Apart from my General Council work, I have found myself unofficial chaplain to foreign inmates in five Hong Kong prisons. Many are Christians from Africa and South America, but there are a significant number of Muslims too from Pakistan, India and Bangladesh. I often distribute Catholic, and Columban, material in English and Spanish, but to my surprise, one day a number of Pakistani Muslims asked me to get for them Urdu Bibles. I have to admit that I was puzzled and skeptical about this, wondering if they wanted Bibles to read and then ridicule/denigrate during their Friday prayers. But as I have got to know these Muslim brothers more personally, I no longer believe that. In fact, they are the first to run to get me juice and biscuits (from their small personal supply) when I visit their workshops. They have shown me nothing but respect and gratitude for any small act of kindness I do them (such as emailing their families). They come to Mass and scripture sessions and a number have even asked for baptism which I have dissuaded, asking them to think carefully about its consequences when they return home. Prison ministry continues to teach that deep down, and especially when "the chips are down" such as in prison, we all have the same human needs for friendship, meaning and connection – "we are ALL doing time."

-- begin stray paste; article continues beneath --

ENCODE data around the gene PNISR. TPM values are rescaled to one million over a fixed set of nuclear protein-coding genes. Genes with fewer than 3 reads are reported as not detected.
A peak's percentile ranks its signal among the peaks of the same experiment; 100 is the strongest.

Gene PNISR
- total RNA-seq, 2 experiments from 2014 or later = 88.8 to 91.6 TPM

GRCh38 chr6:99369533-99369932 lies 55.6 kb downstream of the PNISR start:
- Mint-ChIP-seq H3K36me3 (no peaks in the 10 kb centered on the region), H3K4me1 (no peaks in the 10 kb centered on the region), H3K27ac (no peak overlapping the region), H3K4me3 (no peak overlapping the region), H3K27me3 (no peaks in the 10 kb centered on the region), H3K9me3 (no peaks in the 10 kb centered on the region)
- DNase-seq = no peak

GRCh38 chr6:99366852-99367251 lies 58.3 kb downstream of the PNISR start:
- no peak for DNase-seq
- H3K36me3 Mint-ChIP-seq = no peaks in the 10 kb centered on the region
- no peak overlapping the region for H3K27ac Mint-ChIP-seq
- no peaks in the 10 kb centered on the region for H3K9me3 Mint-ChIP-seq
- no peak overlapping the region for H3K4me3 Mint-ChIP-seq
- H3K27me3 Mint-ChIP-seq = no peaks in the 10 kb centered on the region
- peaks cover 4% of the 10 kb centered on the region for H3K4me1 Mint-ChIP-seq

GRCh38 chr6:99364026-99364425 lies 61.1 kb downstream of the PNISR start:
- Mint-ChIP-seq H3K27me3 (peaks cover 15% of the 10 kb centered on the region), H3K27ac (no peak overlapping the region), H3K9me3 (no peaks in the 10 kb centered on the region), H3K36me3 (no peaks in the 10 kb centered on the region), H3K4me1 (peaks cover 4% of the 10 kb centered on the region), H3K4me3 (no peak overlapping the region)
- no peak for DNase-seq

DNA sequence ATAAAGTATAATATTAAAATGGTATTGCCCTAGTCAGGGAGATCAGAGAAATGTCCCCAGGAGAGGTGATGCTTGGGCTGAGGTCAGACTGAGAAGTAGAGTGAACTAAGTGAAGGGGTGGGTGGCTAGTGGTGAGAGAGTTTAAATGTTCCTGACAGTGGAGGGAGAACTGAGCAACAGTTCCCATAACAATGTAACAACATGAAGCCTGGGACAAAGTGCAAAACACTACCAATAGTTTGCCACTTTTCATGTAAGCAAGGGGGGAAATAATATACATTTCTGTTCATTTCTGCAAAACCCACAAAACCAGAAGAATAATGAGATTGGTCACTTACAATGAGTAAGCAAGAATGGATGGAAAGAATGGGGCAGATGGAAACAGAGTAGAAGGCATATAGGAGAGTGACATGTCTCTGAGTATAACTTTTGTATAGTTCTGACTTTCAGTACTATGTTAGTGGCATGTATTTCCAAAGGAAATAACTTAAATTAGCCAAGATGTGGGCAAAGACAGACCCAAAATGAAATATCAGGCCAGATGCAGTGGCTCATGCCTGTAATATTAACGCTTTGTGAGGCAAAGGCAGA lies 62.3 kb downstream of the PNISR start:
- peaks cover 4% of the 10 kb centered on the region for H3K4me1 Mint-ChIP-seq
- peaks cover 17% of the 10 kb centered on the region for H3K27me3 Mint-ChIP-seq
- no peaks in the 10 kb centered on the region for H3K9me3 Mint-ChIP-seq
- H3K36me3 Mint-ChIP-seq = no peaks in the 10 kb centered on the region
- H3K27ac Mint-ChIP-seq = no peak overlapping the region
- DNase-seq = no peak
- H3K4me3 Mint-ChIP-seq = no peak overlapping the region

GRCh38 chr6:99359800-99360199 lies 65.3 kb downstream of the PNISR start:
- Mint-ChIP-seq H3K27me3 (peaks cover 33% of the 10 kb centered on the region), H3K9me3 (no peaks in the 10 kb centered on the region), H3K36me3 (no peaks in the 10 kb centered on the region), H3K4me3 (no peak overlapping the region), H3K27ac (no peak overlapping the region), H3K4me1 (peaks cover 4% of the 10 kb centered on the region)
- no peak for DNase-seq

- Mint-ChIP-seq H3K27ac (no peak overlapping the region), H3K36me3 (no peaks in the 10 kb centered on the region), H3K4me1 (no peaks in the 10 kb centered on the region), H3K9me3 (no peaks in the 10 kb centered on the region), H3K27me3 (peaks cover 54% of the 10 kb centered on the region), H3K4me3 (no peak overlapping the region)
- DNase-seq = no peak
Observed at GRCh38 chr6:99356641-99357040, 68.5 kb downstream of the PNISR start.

Columban Fr. Pat Colgan serves on the Society's General Council and lives and works in Hong Kong.